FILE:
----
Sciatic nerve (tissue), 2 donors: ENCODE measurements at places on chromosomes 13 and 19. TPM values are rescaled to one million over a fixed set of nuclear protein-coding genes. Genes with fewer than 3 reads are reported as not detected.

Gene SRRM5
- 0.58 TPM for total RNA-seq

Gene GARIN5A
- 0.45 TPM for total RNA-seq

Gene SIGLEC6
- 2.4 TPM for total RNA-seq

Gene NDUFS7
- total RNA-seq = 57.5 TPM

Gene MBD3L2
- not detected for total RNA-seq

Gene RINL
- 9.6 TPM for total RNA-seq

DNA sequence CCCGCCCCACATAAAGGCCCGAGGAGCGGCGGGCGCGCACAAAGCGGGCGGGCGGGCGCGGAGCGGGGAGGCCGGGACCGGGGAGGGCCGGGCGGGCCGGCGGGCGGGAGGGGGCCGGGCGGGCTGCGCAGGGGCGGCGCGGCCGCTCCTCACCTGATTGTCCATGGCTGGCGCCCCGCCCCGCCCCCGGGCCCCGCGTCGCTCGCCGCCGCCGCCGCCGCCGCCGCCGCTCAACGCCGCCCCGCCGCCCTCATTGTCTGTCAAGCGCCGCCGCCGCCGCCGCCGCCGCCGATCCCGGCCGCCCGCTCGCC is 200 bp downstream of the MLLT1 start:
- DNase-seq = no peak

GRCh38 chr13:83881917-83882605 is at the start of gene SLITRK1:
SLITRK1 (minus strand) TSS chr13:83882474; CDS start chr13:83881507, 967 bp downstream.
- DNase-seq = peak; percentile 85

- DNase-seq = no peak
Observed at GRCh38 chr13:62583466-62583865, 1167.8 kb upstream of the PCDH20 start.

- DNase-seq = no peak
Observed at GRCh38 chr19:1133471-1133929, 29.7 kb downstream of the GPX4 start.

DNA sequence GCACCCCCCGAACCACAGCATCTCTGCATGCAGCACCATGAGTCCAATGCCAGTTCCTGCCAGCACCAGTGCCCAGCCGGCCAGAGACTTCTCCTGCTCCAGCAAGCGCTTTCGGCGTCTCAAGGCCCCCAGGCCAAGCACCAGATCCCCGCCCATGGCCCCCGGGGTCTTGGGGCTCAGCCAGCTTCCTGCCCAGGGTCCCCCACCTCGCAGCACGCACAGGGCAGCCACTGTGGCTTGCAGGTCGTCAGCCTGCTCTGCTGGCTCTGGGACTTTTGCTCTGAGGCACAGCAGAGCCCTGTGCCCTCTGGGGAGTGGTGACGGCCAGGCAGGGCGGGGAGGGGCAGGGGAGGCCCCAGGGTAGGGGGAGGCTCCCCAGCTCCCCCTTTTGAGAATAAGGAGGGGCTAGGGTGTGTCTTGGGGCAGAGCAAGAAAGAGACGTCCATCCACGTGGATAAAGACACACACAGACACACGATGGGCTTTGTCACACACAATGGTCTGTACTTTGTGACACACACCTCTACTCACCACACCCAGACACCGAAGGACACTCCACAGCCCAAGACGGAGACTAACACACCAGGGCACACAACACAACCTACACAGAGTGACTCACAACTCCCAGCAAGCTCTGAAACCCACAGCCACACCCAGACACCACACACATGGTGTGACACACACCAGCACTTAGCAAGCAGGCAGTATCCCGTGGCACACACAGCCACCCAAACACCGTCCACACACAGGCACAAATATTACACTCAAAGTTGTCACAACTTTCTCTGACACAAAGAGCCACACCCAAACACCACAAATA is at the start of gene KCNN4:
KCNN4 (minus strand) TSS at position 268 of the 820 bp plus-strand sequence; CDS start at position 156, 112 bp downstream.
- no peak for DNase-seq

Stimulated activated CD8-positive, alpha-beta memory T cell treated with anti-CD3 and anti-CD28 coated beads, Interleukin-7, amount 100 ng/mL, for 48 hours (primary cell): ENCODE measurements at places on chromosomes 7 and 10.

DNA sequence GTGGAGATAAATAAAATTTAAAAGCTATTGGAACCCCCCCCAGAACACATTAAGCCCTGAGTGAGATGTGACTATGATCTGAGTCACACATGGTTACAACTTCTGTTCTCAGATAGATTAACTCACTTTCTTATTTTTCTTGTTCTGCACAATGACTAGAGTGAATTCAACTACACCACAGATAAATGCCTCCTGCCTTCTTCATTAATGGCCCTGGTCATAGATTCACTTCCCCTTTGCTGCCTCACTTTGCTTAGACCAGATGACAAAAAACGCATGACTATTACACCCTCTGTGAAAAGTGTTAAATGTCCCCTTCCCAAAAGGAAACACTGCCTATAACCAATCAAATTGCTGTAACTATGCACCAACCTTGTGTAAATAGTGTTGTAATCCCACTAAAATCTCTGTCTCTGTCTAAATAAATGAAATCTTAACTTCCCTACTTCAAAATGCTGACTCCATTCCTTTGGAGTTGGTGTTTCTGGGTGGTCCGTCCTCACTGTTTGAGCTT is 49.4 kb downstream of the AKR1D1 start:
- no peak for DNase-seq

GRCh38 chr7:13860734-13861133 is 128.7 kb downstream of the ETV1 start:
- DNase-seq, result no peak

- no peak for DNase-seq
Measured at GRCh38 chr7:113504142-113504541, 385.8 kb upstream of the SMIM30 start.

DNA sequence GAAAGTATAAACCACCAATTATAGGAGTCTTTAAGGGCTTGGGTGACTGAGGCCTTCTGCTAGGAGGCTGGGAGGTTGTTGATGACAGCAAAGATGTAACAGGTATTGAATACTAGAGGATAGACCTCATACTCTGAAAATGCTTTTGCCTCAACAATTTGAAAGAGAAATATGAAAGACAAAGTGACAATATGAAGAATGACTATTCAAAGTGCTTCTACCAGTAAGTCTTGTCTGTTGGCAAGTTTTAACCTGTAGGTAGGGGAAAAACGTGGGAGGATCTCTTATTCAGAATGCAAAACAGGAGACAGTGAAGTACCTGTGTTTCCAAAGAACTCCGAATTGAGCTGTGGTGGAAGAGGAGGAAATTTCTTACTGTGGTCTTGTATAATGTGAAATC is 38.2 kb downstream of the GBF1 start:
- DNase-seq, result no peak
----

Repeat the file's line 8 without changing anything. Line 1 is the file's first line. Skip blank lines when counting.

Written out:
Gene NDUFS7